Meet Irish American Mike Donilon, 61, the second most powerful person in the White House yet a person who remains almost utterly anonymous.
But lately, the media has begun to discover just how important the self-effacing Donilon is when the chips are down and large decisions have to be made.
Every White House has its power struggles between competing staff but this one feels different. Donilon is the undisputed, if quietly behind-the-scenes, boss.
His title is senior advisor which could mean almost anything, but Donilon has the access, ear, and confidence of President Biden like no one else on earth.
Donilon has assumed that power quietly. It is even hard to get a decent photograph of him as he is so self-effacing.
There is very little of the Obama drama when Rahm Emanuel was the raging bull in charge, or the chaos under Trump who ran through chiefs of staff like disposable wipes.
At 78, Biden wants a comfort level of competency and loyalty in those around him. In the main, he has got it. There have been very few leaks from this outfit, unlike the Trump administration where everyone was leaking like the Titanic as it went under.
The stability is a hallmark of Donilon’s modus operandi. He has known Biden for 40 years and has served him for 30 of those years or so.
They share very similar backgrounds, Biden from a large Irish Catholic family in Delaware, Donilon ditto from neighboring Rhode Island.
The Washington Post has reported that Donilon is Biden’s “conscience, alter ego and shared brain." One staffer quoted in the article stated that he estimated Biden has turned to Donilon about 10,000 times during his political career and asked, “Mike, what do you think?”
Donilon is from a modest background. His grandparents were penniless emigrants from Ireland. His mother worked as a school secretary and his father in product control in a local business.
He and his two brothers certainly went on to greater things. His brother Tom was national security advisor to Obama while a third brother is a key advisor to Cardinal Sean O’Malley of Boston.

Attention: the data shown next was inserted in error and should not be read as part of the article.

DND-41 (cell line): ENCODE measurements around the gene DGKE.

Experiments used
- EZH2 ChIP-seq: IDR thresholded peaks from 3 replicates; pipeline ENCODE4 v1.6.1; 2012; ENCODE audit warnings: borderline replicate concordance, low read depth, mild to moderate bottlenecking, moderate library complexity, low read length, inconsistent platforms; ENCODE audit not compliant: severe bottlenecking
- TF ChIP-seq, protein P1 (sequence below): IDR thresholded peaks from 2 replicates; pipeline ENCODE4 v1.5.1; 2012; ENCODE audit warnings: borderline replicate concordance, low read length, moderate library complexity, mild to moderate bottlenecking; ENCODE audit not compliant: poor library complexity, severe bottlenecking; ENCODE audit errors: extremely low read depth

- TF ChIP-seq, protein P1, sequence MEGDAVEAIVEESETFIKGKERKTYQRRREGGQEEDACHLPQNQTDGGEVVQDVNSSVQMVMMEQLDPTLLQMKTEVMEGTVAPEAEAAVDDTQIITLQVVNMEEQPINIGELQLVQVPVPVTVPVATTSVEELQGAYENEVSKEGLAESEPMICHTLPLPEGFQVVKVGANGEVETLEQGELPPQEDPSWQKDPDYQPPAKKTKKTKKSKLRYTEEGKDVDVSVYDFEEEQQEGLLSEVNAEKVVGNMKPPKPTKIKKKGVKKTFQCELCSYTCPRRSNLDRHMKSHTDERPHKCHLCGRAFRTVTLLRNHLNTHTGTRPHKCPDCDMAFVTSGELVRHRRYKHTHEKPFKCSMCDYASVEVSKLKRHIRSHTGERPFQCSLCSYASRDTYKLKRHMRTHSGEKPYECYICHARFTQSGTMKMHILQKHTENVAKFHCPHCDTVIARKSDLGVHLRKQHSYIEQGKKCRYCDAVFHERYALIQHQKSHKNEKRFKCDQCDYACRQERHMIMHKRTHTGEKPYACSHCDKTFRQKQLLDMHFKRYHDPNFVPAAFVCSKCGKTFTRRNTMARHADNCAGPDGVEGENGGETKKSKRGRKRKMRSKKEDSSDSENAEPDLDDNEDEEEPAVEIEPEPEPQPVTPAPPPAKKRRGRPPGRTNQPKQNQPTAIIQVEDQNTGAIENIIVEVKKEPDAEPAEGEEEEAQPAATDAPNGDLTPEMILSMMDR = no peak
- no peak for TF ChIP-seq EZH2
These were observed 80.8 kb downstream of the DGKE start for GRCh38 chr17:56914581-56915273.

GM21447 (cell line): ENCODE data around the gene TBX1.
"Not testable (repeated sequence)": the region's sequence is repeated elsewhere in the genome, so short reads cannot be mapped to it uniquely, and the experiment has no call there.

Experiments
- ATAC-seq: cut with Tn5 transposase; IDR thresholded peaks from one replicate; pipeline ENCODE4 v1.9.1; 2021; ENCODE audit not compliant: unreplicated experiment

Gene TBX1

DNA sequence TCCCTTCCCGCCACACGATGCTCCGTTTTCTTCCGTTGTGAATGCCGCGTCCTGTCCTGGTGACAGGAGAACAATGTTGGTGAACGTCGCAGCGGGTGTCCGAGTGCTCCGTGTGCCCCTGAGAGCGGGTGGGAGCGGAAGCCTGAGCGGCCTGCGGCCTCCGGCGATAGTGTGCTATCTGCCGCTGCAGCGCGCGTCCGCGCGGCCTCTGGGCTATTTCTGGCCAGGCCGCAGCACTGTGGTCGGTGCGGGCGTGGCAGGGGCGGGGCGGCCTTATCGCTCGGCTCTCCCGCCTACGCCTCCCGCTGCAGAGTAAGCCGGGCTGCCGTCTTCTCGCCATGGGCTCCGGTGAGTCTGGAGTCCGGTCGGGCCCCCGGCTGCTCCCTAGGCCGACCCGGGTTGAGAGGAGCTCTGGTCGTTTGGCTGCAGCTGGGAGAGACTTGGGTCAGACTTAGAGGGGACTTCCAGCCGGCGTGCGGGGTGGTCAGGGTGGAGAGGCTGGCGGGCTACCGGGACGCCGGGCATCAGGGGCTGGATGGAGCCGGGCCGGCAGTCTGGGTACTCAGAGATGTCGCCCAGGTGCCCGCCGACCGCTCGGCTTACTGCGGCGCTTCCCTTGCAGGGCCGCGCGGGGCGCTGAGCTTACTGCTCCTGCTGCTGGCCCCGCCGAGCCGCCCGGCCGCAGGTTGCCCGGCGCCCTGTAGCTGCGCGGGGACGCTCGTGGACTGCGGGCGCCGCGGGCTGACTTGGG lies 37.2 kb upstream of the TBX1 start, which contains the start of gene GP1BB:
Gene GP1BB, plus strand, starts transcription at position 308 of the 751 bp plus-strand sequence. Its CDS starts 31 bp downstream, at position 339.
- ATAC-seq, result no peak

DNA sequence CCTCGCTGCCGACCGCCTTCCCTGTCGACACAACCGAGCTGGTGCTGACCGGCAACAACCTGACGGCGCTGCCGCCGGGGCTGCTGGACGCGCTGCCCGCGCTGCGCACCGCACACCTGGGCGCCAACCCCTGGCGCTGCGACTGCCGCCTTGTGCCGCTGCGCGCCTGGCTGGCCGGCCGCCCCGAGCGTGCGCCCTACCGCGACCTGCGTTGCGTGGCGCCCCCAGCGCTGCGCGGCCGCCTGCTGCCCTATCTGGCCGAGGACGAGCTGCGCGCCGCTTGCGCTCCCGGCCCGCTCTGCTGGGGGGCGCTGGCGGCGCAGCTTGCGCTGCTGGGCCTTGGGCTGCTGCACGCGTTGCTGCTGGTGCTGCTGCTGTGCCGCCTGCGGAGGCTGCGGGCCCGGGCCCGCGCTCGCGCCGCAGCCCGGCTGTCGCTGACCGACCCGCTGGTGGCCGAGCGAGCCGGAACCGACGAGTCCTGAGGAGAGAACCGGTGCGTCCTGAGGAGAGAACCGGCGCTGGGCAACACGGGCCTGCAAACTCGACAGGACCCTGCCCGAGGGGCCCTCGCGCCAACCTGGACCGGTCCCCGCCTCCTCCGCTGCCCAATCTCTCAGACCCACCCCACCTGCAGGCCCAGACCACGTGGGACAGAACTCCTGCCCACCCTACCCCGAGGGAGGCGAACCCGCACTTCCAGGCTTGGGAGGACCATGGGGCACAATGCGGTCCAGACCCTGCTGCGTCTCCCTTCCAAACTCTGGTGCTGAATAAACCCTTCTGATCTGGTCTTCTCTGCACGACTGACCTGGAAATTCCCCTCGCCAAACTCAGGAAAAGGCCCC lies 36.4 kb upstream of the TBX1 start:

The London Times reported last week that most often Biden will accept Donilon’s assessment of a situation. “What does Mike think?” is usually the tip-off that a conclusion has been reached.
Donilon was the first person Biden called when he decided to run again for president after watching the white supremacist rally in Charlottesville in the summer of 2017, just a few months after Trump took office.
Donilon is also the person who gave Biden the key advice to not mix it up with Trump, to let his Twitter bloviating go unchallenged, believing that the American people had enough of the loud and bombastic president.
He was certainly right in that assessment.
While there are those like Chief of Staff Ron Klain and National Security Advisor Jake Sullivan who have high profiles and are close to Biden, they don’t compare in terms of influence with Donilon.
The London Times reported that insiders say the former pollster, a devout Catholic just like his boss, “seems to know the president better than he knows himself.”
It is a rare ability but also a great responsibility. On what we have seen so far, Irish Mike Donilon seems up to it.
*This column first appeared in the June 2 edition of the Irish Voice newspaper, sister publication to IrishCentral.